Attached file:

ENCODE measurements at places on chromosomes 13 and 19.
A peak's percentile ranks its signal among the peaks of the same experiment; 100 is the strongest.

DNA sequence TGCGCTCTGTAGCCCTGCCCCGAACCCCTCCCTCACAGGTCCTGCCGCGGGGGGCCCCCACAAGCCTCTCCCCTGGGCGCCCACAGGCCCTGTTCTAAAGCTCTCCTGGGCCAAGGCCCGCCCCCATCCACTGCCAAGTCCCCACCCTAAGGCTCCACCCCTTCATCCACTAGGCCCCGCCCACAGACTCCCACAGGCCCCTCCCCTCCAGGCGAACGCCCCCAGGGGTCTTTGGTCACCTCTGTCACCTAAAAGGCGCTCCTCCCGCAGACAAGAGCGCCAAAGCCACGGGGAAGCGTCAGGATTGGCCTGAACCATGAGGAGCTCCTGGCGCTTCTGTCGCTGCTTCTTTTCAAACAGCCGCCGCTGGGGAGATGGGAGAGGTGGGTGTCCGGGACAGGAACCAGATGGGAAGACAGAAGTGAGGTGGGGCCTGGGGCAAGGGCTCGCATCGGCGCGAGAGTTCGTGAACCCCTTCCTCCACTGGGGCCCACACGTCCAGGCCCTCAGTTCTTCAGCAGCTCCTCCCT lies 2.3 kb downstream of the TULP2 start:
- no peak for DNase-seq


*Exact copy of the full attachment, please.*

ENCODE measurements at places on chromosomes 13 and 19.
A peak's percentile ranks its signal among the peaks of the same experiment; 100 is the strongest.

DNA sequence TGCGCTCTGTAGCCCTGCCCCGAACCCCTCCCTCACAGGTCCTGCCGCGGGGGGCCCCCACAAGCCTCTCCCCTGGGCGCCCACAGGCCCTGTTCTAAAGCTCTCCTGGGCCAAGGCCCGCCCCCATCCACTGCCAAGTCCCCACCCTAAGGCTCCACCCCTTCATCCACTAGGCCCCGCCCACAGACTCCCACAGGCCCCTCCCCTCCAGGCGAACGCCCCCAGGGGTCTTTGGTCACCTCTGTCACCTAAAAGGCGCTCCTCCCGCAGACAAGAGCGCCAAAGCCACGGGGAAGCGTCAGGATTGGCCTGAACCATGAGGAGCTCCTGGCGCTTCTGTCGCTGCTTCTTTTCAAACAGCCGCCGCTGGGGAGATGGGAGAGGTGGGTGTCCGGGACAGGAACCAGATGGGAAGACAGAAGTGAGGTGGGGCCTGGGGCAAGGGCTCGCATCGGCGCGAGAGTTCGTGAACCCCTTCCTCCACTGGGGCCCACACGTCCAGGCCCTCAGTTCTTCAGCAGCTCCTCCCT lies 2.3 kb downstream of the TULP2 start:
- no peak for DNase-seq